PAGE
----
Read below Vladimir Stankovic speaking to Maurizio Gherardini, Vice President of Toronto Raptors at the Hospitalet 2012 Tournament.
Maurizio Gherardini, officially is “senior vice-president” of Toronto Raptors. However “of the record”, he is responsible for a certain “Europeanisation” of the Raptors, bringing many signings from Europe to the team. Gherardini has been 6 years in this position and in these 6 seasons he has not missed any Hospitalet tournament although he says the first time he came here was 15 years ago, when I (Vladimir Stankovic) was General Manager of Benetton Treviso.
This “senior” means that I am old, Maurizio Gherardini jokes at the beginning of the interview for the tournament website, warning that due to the rules of the NBA, he cannot talk about players.
About the Hospitalet tournament, its tradition and importance in junior basketball in Europe, Gheradini says “I think it is something unique in Europe. It’s a wonderful tournament, an event required for everyone who follows junior basketball. A look at the history books of the tournament, with the championship teams and players that have been proclaimed MVP, says it all for itself.”
VS: The tournament is now part of the classification system for Euroleague. What do you think of this system, prior to Final 8 during the Final Four?
GM: It seems a very successful system. It was a great idea that needed the hard work of all people and organizations involved, but the result is wonderful. The only thing I would suggest is to unify the rules in all tournaments. I think we have the fairest rules here in Hospitalet: semi-finals with crosses. Teams in Hospitalet, say, have the right to play a game poorly, maybe due to getting up at 7 am or having bad luck. In other tournaments, good teams can drop a point easily due to bad luck, injury to a player …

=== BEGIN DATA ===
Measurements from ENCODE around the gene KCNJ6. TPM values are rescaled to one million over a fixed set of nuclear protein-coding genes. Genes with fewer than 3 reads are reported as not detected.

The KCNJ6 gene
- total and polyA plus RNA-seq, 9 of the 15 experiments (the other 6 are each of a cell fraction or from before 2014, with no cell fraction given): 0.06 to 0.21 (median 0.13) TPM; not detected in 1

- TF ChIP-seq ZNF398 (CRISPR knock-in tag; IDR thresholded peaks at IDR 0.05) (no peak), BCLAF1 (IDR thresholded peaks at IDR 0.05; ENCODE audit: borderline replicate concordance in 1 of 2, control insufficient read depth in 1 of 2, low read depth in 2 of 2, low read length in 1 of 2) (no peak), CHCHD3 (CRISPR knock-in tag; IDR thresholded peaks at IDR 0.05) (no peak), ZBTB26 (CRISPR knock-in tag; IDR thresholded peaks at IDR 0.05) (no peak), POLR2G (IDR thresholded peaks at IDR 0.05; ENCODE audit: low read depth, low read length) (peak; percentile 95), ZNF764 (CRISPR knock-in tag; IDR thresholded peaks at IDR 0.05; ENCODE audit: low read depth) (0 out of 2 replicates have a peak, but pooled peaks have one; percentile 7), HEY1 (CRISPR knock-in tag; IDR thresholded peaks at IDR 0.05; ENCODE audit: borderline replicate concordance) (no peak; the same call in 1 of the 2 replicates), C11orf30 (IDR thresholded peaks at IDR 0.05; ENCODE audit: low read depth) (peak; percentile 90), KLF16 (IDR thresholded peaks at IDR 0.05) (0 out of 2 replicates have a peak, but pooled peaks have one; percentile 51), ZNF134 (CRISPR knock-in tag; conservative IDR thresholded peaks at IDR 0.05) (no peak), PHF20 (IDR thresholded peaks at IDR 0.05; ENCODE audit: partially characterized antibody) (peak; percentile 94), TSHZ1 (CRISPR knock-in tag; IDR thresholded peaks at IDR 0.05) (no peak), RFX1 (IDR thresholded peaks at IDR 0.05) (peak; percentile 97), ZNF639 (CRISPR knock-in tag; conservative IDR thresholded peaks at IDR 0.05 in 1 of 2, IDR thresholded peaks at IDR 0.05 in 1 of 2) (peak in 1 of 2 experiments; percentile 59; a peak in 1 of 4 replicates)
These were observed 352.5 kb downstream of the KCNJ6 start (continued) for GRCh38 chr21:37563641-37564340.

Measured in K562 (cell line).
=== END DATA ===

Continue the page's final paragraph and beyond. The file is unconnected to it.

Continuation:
VS: After 6 years in the NBA, how would you compare the system for teaching basketball in the U.S. and Europe?
GM: If I have to say all in one sentence, I would say that in America you train less and play more, the opposite of Europe. There are differences between schools, training ideas from the players and working systems, but the basic thing is this: in Europe more time is spent on training, especially at the individual level, and less time on playing. At a junior level, the Europeans have an advantage.
VS: What are the best systems in Europe?
GM: Lithuania, Spain and Serbia. There are clear ideas and systems in place. Not coincidentally, these countries dominate at junior level.
VS: Although you cannot talk about specific names, are there any interesting players this year?
GM: Sure, they have never lacked talent in Hospitalet. The problem is that many are lost in the transition from junior to first team for various reasons. You cannot expect every talented 17 or 18 year old player to become a star by age of 20 or 22. Everything depends on the work, will and determination of the individual player. Talent helps a lot, but to become a true basketball player is it is not enough.
Photo courtesy of Jordi Montraveta